RFID in China: Market Development Promising but Uneven  ABI

Research report finds uncertainty around proposed standards holding up progress; Wal-mart mandate a factor for change

Research report finds uncertainty around proposed standards holding up progress; Wal-mart mandate a factor for change

Oyster Bay, NY — December 16, 2005 — While media attention focuses on mandate-driven radio frequency identification (RFID) deployments in the West, China's ambitions to be "manufacturer to the world" would seem to make it ripe for RFID, but a new study from ABI Research portrays a diverse RFID market developing unevenly according to technology type and subject to uncertainly around proposed standards.

According to ABI analyst Junmei He, the Chinese LF RFID market is mature both in terms of industry chain and market applications. LF RFID has been widely applied in low-end markets such as campuses, Internet cafes and access control applications. The ISO14443 HF standard serves the largest market in China, including identification, transportation, campus and highway toll collection cards, and Internet cafes. The HF market based on ISO15693 is relatively small, but should experience strong future growth.

The UHF market is in its startup phase, notes He. "People look to the government's UHF timetable, but they neglect the fact that high costs, technological immaturity and unclear return on investment (ROI) inhibit the large scale application of RFID." Although open-loop projects can't be realized because of pending frequency-related issues, manufacturers can still use closed-loop systems to improve production or logistics/supply chain management.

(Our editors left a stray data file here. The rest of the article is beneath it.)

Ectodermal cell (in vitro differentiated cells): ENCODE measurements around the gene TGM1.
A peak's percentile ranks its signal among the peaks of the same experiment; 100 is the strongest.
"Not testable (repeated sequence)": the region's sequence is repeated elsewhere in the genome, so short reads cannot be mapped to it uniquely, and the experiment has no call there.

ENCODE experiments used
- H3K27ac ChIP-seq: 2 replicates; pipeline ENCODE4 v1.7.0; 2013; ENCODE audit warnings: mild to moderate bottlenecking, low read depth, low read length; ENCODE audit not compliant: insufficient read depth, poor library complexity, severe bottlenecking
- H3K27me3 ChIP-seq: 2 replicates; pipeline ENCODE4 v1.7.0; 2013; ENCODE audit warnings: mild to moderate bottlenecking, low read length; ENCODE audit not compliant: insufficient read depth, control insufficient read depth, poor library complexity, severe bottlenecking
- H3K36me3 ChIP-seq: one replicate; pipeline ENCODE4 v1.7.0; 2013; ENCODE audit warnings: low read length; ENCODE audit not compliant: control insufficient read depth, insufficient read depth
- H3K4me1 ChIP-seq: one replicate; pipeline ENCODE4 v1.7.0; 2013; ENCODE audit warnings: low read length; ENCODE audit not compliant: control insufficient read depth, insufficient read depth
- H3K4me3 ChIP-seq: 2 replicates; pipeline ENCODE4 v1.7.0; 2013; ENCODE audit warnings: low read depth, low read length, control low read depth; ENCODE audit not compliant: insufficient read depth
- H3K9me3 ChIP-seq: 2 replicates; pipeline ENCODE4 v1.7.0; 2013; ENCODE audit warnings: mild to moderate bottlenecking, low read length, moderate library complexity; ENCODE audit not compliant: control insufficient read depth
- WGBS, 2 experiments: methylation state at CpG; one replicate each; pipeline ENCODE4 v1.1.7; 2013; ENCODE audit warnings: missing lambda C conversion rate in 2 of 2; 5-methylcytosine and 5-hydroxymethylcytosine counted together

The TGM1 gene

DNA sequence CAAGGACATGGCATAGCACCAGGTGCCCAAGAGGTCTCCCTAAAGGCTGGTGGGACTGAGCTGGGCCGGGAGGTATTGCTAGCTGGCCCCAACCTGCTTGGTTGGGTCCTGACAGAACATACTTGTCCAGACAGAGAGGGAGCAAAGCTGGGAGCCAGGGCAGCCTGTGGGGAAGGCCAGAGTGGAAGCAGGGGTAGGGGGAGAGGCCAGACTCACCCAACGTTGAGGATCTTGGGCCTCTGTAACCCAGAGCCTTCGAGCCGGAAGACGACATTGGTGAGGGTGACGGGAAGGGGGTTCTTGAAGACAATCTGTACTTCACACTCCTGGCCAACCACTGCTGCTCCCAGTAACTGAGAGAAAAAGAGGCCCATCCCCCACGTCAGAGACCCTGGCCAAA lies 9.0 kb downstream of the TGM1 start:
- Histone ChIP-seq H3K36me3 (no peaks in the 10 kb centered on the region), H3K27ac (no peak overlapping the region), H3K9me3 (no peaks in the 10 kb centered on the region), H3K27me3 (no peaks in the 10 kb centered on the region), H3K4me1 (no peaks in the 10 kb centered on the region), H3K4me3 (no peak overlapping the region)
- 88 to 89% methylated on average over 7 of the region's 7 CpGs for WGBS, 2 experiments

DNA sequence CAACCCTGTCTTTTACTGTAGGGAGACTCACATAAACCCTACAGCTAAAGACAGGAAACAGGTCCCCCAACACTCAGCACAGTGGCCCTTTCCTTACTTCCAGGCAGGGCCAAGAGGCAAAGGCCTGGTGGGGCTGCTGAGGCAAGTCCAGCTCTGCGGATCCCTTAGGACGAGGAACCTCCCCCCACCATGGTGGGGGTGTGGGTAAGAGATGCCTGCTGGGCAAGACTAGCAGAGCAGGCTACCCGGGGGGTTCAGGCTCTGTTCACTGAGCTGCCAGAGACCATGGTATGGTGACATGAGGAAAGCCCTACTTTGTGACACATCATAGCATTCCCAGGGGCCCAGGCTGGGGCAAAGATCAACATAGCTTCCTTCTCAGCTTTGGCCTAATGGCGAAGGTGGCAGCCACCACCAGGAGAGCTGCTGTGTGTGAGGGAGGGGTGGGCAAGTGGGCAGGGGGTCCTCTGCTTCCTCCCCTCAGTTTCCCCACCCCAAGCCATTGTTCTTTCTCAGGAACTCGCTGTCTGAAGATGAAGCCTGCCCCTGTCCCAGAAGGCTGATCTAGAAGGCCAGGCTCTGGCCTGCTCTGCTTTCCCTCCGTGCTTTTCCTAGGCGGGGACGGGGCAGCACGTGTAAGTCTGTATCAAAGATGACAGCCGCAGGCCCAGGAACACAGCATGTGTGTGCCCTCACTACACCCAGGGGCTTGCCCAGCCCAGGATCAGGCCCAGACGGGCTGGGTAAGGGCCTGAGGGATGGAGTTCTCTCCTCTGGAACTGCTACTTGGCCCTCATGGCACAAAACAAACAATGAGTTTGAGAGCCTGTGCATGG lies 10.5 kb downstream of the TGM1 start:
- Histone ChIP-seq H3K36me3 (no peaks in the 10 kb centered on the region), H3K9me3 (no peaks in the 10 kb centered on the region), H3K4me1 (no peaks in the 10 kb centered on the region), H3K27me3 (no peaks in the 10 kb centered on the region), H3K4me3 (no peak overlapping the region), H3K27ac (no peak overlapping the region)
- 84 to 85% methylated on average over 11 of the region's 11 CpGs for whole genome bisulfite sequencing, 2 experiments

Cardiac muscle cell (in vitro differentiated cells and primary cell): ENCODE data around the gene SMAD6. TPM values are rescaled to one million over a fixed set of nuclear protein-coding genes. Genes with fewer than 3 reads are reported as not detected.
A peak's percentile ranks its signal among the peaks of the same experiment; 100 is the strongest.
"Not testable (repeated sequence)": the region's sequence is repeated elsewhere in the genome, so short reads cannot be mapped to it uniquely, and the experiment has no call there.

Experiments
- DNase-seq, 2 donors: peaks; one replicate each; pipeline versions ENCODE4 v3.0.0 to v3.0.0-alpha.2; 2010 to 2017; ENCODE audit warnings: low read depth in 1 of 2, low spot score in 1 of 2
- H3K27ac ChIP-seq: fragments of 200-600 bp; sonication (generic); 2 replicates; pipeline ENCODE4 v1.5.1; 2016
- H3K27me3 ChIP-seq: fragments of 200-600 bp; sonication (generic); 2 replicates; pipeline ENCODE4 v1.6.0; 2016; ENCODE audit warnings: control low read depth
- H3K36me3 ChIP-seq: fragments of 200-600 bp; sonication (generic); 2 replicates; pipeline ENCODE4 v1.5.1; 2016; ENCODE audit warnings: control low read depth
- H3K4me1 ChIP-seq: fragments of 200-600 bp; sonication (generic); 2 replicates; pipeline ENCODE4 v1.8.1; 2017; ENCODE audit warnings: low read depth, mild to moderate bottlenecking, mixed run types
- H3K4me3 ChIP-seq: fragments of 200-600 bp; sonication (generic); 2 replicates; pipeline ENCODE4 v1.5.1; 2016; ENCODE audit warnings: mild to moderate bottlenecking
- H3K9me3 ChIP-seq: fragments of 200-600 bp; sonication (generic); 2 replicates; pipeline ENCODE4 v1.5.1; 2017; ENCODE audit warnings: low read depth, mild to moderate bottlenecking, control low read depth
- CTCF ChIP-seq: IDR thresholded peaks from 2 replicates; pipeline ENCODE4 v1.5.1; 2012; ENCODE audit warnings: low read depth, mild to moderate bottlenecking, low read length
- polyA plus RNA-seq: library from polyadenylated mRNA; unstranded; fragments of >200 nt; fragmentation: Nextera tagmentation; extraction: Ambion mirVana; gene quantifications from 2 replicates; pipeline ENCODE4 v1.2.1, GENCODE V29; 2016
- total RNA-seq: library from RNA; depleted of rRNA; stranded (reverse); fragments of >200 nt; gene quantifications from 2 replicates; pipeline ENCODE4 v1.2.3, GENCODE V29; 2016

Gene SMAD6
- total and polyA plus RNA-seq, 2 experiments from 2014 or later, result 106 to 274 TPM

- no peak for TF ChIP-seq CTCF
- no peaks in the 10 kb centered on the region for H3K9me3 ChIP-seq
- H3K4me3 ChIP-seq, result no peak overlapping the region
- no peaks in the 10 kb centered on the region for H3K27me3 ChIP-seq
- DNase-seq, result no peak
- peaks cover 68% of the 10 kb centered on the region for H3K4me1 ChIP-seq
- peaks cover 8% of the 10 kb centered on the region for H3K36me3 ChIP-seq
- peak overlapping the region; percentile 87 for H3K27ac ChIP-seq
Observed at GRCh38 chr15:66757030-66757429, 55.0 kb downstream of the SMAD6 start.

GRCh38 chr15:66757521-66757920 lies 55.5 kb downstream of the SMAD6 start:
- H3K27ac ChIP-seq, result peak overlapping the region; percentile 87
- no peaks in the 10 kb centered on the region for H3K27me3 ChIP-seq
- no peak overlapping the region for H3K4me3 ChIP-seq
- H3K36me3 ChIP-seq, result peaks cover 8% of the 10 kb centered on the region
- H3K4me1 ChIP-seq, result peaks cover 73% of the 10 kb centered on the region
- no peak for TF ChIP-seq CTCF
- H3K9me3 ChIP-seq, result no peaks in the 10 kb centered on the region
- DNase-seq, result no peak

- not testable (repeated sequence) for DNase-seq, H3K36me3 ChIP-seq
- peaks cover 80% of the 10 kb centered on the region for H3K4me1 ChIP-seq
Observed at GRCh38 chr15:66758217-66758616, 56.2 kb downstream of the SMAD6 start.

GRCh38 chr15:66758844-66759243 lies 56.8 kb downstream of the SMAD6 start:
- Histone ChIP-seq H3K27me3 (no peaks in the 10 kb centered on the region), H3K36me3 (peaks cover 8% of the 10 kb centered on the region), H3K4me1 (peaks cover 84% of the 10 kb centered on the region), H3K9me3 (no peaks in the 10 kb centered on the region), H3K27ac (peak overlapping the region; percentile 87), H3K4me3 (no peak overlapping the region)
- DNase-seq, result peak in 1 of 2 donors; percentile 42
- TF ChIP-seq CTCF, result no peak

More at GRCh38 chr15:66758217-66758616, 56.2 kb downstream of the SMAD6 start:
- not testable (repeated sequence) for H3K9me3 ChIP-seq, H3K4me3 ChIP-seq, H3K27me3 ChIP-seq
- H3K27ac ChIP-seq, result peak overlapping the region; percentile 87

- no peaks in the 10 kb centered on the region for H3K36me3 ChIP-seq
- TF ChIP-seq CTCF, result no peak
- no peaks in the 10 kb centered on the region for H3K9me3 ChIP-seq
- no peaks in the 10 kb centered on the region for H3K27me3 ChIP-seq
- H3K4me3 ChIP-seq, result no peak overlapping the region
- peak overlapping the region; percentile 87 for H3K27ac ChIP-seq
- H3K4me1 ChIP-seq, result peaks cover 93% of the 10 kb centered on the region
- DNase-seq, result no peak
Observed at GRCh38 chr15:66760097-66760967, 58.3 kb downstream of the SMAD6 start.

ABI Research does not expect to see a national UHF RFID standard published in 2006. Whether ISO 18000-6 part-C will converge with EPC Gen2 will significantly influence the timing and shape of a Chinese standard.

Wal-Mart's mandate should be the major incentive for small and midsize Chinese manufacturers to use RFID, but its effect will be largely limited to export markets, according to ABI. The unanswered question is, when will Wal-Mart's direct suppliers be technically and logistically ready to integrate their Chinese suppliers in their RFID supply chain?

The ABI report "The RFID Market in China" introduces major projects and discusses the applications of different RFID frequencies. A company profile section introduces the major Chinese RFID vendors, including IC vendors, hardware vendors, packaging and tag vendors, and integrators.

Additional Articles of Interest

— RFID technology has the potential to change the way supply chains are managed, but in order to be effective businesses need to take a holistic look at the deployment. Read more in the SDCExec.com article "Time for RFID: Applying RFID in the Supply Chain."

— For a contrary view of the future of the RFID market, see the article "The O'RFID Factor: A 'No Spin' Look at Where Radio Frequency Identification Is Headed," in the October/November 2004 issue of Supply & Demand Chain Executive.

— For more information on trends relating to radio frequency identification (RFID), follow this link for an extensive listing of SDCExec.com articles, featuring the latest research findings on the RFID, including adoption, return on investment and barriers to implementation.